Chagas has historically been linked to vulnerable and excluded people in Latin America, especially those of rural origin where triatomines (insect vectors of T. cruzi) proliferate. However, population movements at local rural-urban, regional and - more recently - global levels as a result of migrations from the Latin American region to the USA, later to Europe, and then within the American continent have expanded the geographical distribution of the infection to territories where it was not previously known, turning Chagas into an emerging disease of growing biosanitary interest (Figure).(13, 14, 15, 16, 17, 18) Social and/or economic crises in Latin America, armed conflicts or the consequences of the application of neoliberal policies in the region, among others, have contributed to delimit this new epidemiological scenario. In addition, it is estimated that currently about two thirds of people with Chagas live in urban areas inside and outside Latin America.(19) This new scenario also poses a health, economic, social, and political challenge linked to human mobility, both internal and across borders. The settlement of populations in the urban periphery - where housing and sanitation conditions are generally precarious - and the lack or insufficiency of health services increase inequalities.(20) In this context, identifying the social determinants of health allows highlighting the health-disease-prevention and care processes that underlie the causes of health inequalities between different social and cultural groups, based on social class, gender, age, ethnicity or territory.(4, 21) Consequently, it is pertinent to ask how the social and historical contexts characteristic of Chagas reproduce these inequalities and how they condition health status and access to health services among those groups that are in a process of local, regional, or international mobility.




According to the International Organization for Migration (IOM),(22) the relationship between health and migration implies recognising the conditions of vulnerability faced by migrants, the “inadequate access to health services and unfavorable conditions many migrants live and work in make them subject to a variety of health risks. [...] Mitigating health risks of migration and ensuring equitable access to health services for migrants and their families are important aspects of migration management. These measures are needed to improve the health status and overall well-being of migrants, reduce migrant vulnerability, protect global public health, facilitate integration and contribute to social and economic development”.(22) Furthermore, we should bear in mind that the management of the health and disease of migrants and their families usually takes place, in part, in the transnational context, and this is also the case for Chagas.(9, 10) The transnational context is defined by Glick-Shiller et al.(23) as “the emergence of a social process in which migrants establish social fields that cross geographic, cultural and political borders. Immigrants are understood to be transmigrants when they develop and maintain multiple relations - familial, economic, social, organisational, religious and political - that span borders”.(23) This implies the need to include this space in the analysis, highlighting the importance of articulating the migratory cycle stages and the interconnections between contexts.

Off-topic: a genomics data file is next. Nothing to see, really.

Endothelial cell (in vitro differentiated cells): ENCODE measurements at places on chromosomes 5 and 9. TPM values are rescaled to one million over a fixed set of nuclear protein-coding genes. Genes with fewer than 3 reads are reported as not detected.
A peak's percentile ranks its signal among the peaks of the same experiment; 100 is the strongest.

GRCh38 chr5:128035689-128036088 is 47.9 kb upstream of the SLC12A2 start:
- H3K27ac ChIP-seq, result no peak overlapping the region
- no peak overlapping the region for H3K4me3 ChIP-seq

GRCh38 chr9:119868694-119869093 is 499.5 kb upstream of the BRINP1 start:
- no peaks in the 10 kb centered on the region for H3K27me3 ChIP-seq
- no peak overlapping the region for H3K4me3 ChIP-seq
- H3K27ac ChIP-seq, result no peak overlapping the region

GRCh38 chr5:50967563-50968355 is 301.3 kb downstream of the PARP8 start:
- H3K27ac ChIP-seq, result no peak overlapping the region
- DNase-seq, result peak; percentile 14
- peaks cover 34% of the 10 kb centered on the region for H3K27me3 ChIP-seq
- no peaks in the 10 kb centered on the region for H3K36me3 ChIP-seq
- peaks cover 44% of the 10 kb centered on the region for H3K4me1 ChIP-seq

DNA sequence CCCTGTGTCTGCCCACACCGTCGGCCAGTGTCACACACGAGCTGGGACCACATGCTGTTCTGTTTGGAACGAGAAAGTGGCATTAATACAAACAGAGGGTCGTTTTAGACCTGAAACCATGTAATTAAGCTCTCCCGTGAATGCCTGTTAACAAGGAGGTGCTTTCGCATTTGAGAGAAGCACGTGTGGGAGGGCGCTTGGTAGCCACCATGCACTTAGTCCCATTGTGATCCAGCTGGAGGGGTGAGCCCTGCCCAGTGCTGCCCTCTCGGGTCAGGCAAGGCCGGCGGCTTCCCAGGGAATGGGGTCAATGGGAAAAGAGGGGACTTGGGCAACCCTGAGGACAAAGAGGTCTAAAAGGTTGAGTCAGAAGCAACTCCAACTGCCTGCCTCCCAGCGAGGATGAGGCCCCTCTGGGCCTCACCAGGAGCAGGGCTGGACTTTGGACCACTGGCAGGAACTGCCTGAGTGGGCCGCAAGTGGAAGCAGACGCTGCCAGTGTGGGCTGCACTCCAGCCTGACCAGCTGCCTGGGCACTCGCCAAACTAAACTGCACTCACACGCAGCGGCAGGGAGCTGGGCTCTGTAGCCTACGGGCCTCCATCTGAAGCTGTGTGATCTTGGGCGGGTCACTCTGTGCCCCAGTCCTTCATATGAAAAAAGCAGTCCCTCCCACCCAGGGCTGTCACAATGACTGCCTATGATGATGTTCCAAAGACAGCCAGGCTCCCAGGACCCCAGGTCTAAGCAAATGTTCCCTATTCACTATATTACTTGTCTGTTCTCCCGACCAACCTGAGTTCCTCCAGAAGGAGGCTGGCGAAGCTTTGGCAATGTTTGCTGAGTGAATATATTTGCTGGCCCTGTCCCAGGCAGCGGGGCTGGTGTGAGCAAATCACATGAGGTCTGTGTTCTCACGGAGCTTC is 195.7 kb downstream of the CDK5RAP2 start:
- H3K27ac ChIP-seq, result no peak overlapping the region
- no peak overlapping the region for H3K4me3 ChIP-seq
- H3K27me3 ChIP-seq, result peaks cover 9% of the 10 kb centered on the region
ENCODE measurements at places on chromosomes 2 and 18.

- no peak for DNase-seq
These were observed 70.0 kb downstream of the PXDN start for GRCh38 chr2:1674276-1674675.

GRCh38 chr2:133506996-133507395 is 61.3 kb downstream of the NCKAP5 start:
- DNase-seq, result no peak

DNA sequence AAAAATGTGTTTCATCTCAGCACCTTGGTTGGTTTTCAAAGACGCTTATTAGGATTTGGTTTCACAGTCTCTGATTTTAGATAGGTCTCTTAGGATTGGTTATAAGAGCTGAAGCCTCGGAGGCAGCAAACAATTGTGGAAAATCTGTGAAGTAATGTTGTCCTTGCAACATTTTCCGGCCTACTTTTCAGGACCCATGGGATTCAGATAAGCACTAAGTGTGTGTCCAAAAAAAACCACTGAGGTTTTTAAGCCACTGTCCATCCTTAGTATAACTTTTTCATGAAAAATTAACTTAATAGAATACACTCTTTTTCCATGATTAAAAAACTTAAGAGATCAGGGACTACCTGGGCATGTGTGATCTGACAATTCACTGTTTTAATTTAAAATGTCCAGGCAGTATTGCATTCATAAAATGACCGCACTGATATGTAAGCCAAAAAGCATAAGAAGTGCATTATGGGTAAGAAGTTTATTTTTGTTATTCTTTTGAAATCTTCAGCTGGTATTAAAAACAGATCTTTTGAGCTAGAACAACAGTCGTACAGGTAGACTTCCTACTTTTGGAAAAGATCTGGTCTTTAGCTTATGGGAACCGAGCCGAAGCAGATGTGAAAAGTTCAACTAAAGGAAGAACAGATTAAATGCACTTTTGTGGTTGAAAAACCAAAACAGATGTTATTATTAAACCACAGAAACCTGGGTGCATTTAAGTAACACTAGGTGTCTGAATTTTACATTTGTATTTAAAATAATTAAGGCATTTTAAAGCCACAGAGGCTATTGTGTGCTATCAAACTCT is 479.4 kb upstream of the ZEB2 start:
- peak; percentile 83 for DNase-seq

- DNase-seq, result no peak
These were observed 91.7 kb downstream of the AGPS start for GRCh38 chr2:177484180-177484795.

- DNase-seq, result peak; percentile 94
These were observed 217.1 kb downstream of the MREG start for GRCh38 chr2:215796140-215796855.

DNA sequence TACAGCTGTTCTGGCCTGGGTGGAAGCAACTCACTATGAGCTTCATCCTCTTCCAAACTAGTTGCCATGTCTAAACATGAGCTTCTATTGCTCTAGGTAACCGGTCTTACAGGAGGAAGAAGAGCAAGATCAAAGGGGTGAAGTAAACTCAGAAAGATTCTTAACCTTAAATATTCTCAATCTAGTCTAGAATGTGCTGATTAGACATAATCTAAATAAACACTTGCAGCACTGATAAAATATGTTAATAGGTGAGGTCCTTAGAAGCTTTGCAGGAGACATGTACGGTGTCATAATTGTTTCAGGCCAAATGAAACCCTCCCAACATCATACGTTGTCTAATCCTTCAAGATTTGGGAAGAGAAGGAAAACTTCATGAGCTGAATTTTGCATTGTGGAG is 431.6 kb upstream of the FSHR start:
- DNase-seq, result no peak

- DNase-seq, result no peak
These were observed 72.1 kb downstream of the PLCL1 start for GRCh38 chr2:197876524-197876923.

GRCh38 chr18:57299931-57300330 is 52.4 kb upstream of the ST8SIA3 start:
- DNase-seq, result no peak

Human mobility is not a problem in itself, but rather of the processes that accompany it, which are generated and manifested, for example, in a series of conditions of inequality in health that require the incorporation of various actors, the development of policies and the generation of social and legal conditions for social inclusion.(24, 25) In turn, the processes of human mobility invite us to question the epistemological frameworks from which we usually understand reality, social subjects, health, disease and the search for health care.(12) These new conceptual and epistemical frameworks challenge us to revise previous categories and analyses. This opens up the possibility of deconstructing commonly used concepts such as tropical diseases, health transitions, national health profiles, endemic-non-endemic countries/regions, rural disease, poverty-associated disease, to mention a few. Following Farmer,(2) we understand that “models and even assumptions about infectious disease need to be dynamic, systematic and critical”.


Chagas and borders: barriers and opportunities


The resulting configuration between migration and Chagas is conditioned both by the axes of structural inequality - gender, social class, age, ethnicity, or territory, among others - as well as by the socioeconomic, cultural, and political contexts of countries and, in particular, by the laws that condition people’s mobility and access to rights such as work, housing, education or health, to give a few examples. Chagas is, after all, an expression of social, political, economic, and cultural conditions at local, regional and global levels, conditions that are often exacerbated during the stages and process of migration.

Human mobility evidences material, geographic and administrative borders as well as symbolic, social and subjective gaps. In this section, we will address the limitations faced by people who have migrated and the impact they have on the care and management of Chagas, both institutionally and for the affected groups. We will inquire into the implications that these borders, associated with human mobility, have with respect to Chagas. Finally, we will reflect on the opportunities that emerge for the health system, the receiving communities, and the people in mobility.